During the course of this week’s readings, I kept coming back to the fourth axiom in the intro to our text – “Nothing has been preserved. There are only things being preserved.” (p. 5) The title to our text is Theory and Craft of Digital Preservation, and in Chapter 4, Owens fleshes out more what he means by “craft.” Digital preservation is an ongoing process. The frameworks in our readings can be used as tools in directing this approach, but there isn’t a manual per se that explains what to do. It’s about asking the right questions to develop something that is sustainable for your situation. The word “craft” is evocative of an artisan, a glass blower for example – the end products might look similar but each piece is unique.

Image from Wikimedia Commons; CC BY-SA

In “The Emperor’s New Repository,” Chudnov suggests not stressing too much at the beginning about doing everything just right. You can start small and build, change tools, change how you think about the content, and draw on user feedback to guide your changes. My sense was that he didn’t want people to be paralyzed by the possibility of having to scrap or redo the work because they didn’t make the right decision at the beginning. In fairness, when you’re spending someone else’s money, it’s a difficult prospect to have to explain that this is all part of the process. As we discussed last week, we can can’t assume that everyone understands what’s involved in archiving or digital preservation.

Trying and learning from mistakes is still better than nothing though. Our readings last week presented an urgency to this. Setting aside how well you feel professional archivists have this in hand, there’s a lot out there and archivists can’t preserve it all or even anticipate everything that is worth preserving; so if you think something important is slipping through the cracks, you might be the last recourse.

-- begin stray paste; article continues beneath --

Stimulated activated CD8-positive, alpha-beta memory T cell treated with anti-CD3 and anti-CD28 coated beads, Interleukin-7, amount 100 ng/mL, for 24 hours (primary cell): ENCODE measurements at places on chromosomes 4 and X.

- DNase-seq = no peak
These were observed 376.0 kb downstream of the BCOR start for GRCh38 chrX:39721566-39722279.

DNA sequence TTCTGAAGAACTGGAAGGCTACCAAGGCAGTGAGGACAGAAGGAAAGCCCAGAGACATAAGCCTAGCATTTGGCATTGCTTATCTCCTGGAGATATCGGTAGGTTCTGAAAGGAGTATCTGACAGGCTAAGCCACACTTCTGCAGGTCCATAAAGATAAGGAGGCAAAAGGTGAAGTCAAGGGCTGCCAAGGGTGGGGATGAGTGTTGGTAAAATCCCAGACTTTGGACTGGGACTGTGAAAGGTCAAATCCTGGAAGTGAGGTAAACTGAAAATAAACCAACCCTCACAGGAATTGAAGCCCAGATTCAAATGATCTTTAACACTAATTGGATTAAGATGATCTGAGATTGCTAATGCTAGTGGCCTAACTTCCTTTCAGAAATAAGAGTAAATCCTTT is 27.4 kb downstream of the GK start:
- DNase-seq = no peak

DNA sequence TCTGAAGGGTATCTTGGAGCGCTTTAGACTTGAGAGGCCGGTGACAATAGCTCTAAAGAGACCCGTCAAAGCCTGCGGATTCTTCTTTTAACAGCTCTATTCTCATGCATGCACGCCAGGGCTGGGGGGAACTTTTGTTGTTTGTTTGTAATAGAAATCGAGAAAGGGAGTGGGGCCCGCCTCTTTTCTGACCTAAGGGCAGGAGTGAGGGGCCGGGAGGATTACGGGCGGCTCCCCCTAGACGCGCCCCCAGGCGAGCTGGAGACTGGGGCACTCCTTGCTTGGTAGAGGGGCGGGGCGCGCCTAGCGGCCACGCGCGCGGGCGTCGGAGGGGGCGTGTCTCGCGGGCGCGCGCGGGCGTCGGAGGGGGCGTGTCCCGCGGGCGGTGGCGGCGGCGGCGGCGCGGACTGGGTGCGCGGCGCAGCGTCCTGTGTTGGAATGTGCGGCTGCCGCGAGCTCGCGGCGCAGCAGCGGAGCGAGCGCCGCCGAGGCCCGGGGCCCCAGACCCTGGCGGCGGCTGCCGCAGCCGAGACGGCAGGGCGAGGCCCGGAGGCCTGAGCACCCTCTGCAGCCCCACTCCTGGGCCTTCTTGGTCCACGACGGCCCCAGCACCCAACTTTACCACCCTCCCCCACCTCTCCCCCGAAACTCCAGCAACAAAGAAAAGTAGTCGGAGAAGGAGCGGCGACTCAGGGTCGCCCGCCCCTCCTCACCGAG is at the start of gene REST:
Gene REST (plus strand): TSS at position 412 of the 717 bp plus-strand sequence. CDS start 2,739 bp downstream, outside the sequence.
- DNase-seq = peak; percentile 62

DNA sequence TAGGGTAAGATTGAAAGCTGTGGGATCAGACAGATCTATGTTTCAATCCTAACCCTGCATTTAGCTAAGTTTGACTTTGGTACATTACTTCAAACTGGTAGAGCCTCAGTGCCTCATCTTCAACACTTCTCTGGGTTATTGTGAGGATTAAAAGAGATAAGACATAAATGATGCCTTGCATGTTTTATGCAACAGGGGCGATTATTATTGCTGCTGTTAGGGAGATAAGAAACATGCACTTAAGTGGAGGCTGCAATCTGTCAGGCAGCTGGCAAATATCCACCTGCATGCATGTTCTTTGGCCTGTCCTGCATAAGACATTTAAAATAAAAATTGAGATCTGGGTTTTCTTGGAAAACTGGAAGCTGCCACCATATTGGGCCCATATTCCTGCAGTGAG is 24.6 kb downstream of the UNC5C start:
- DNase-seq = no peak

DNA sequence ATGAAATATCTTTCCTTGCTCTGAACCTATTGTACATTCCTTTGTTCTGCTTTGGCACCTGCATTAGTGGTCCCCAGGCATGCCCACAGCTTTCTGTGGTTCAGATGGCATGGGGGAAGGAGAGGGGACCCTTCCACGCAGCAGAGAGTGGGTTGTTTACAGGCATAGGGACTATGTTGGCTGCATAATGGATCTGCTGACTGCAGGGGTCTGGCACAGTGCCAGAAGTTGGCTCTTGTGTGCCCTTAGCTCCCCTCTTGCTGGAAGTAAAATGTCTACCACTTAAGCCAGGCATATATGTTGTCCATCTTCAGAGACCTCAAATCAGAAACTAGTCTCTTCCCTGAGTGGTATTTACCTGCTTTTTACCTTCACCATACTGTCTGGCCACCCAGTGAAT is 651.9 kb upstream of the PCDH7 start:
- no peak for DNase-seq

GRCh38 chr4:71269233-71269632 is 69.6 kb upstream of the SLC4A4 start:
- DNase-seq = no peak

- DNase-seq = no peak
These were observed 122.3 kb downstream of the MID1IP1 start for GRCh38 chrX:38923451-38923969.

Practitioners don’t have to start from scratch

We can make informed decisions based on traditional archival and preservation practices. People are sharing their experiences and putting their heads together to try to make this attainable even if you don’t do this for a living. Reading, sharing, and talking it out is how we develop the craft.

Oh and another area where archivists can help – documenting decisions. What you did, why you did it, what worked, what didn’t. Owens writes, “Preservation happens because of institutions.…individuals alone can’t do digital preservation.” (p. 78) If an individual tries to preserve a collection alone and doesn’t pass it on to anyone, then it’s not being preserved anymore. When those responsibilities get passed on, either to or within an organization, documentation gives us a context and affects future decision-making. The most frustrating aspects of jobs I’ve had in the past all point to a lack of context to make informed decisions. It means taking the time to ask something I could have figured out myself, or trying something that someone else has already determined doesn’t work, or following the wrong path based on a misunderstanding.


Digital preservation frameworks